21 Jul The Metaphor For Poison That Is The Press Complaints Commission

I must say immediately that this is not a personal attack on any of the individuals that I have dealt with at the PCC. Without exception they have been polite, charming, professional and mostly, very helpful.

But the decision that has come down today from the Independent Reviewer perfectly demonstrates why the PCC is, in fact, a fatal solution to the need for press regulation. The relevance is far wider than just to our own cause, to make the truth about cannabis clear, it demonstrates the fundamental flaw – the PCC doesn’t seek to enforce the Editors’ Code, it defends the press against allegations of breaches of the code.

The complaint was about my darling, charming friend Mr Peter Hitchens and his use of the phrase “sinister poison” to describe cannabis. I had acknowledged that “sinister” is clearly his opinion but that “poison” is factually incorrect. I presented comprehensive scientific evidence to show that cannabis cannot possibly be described as poisonous. My complaint was rejected.

You can judge the detailed arguments for yourself here.

There is no right to appeal against a PCC decision. All you can do is complain to the Independent Reviewer about the way your complaint has been handled.

My argument held some sway. I appreciate the courtesy and attention of Lt. Gen. Sir Michael Willcocks to my complaint. We have more business to do with each other as I have a second complaint pending.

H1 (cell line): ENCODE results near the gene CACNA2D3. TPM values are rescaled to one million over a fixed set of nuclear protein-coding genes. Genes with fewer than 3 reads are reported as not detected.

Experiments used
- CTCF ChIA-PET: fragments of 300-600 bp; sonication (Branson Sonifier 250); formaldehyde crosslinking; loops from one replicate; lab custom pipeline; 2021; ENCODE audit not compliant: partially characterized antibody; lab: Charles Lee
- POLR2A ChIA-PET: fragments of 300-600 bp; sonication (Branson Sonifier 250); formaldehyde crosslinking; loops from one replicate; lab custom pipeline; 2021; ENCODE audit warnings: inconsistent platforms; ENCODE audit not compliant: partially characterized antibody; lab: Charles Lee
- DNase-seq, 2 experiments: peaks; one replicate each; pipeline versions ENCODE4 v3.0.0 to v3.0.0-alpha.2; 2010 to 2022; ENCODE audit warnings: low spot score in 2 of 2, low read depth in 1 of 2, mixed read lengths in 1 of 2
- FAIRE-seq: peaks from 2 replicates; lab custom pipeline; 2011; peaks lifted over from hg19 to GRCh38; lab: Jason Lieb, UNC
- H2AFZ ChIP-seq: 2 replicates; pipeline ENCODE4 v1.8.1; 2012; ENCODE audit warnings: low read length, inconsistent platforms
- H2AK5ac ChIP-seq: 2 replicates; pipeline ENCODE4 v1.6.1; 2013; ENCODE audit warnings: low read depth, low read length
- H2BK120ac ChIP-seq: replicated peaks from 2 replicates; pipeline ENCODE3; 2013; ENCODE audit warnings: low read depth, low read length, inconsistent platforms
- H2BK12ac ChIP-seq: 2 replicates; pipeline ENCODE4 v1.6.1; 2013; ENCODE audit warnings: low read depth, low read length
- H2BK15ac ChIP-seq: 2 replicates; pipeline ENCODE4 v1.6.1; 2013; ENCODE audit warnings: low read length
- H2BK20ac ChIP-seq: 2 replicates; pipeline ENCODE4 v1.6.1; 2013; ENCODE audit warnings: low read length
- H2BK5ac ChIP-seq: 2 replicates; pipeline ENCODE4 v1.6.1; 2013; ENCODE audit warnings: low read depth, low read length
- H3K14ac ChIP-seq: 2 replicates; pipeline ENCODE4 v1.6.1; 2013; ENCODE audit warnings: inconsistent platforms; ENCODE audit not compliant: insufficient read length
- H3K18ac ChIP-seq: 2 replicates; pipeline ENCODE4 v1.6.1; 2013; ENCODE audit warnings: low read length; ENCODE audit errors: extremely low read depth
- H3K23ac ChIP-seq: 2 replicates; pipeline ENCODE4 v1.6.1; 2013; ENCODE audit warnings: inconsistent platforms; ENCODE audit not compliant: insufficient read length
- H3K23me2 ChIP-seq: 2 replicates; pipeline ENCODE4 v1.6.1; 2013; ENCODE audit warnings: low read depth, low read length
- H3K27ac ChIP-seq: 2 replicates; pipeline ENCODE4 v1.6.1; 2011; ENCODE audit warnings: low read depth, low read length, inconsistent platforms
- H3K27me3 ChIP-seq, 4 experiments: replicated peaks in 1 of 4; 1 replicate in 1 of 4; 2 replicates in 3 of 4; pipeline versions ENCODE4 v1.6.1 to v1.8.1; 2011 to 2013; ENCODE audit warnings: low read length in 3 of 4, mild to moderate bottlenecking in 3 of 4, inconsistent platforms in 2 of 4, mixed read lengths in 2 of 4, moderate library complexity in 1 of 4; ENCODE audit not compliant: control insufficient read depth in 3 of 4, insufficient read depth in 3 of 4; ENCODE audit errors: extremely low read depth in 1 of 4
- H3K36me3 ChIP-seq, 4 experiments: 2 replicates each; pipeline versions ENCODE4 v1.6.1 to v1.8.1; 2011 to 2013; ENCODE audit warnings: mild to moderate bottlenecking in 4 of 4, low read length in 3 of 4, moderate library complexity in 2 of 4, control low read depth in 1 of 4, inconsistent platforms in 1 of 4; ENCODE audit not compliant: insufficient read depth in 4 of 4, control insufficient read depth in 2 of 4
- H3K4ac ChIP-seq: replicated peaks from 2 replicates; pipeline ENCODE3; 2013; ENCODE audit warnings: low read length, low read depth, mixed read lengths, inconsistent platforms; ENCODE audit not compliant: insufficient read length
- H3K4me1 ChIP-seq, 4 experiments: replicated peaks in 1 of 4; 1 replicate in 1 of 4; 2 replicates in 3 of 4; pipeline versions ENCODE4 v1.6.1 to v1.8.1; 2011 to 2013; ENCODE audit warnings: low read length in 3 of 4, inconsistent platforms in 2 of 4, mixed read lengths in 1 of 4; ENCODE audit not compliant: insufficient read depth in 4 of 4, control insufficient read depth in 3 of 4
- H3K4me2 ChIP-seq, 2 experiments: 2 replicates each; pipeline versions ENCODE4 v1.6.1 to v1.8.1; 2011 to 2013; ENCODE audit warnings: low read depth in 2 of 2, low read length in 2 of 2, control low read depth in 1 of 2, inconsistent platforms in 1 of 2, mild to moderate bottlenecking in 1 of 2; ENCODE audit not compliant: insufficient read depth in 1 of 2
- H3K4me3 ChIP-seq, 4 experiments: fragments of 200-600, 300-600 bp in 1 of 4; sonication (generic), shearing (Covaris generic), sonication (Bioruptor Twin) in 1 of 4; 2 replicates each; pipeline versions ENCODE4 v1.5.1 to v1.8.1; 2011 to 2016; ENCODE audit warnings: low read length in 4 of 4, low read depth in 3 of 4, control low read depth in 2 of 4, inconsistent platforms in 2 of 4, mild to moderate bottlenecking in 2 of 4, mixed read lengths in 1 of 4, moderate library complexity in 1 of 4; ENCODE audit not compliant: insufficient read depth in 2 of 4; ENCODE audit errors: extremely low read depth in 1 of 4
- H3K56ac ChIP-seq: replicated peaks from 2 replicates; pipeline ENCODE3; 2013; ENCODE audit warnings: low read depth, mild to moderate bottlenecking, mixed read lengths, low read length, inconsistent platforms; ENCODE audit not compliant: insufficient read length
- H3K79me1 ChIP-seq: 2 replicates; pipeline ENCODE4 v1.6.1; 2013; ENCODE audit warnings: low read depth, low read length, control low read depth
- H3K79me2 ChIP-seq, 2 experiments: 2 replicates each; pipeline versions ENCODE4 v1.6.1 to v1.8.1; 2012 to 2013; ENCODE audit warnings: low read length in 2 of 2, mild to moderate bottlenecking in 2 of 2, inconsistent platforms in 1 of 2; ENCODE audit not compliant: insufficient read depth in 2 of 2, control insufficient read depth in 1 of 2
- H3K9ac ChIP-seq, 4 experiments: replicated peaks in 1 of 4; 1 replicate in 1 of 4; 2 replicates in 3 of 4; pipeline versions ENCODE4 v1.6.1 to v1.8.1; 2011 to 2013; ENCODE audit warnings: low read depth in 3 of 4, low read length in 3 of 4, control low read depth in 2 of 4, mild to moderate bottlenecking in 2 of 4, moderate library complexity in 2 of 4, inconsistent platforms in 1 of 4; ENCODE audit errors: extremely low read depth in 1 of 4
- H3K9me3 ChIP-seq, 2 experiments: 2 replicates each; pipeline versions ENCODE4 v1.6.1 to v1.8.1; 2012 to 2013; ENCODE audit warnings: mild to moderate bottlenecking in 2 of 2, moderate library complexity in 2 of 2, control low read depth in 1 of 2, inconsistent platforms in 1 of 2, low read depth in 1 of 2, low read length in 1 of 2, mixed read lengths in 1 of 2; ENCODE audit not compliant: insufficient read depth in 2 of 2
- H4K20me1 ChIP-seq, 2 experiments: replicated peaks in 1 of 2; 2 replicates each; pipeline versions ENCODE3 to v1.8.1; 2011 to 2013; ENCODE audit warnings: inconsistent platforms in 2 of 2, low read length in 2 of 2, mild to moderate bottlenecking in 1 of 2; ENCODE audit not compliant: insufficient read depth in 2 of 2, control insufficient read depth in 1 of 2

“Poison”, as used by Mr Hitchens is, apparently, a “metaphor”. A metaphor for what I am not sure. Here are the exact words:

“Nevertheless, I do recognise that you have a point where a defence of comment is concerned. The PCC can indeed rule that a comment (even, as in this case, clearly distinguished as such) should not be published if it is based on an inaccuracy or misleading statement, and you have, I believe, demonstrated that cannabis cannot accurately be described as a poison in the technical sense. The question then becomes, would readers be misled by the use of the term in what was clearly a comment piece by an individual? In this instance, the Commission decided that they would not, taking the view that the use of the word “poison” was a metaphor based on the opinion of the columnist, in much the same way as many people call drink “poison”. I find this a common-sense application of the Editor’s Code of Practice, and not one that requires revisiting.”

I have to make the point that “drink” is a poison “in the technical sense”.

Dare I say that the truth is clear?

The Press Complaints Commission, honourable as it may be, is not fit for purpose.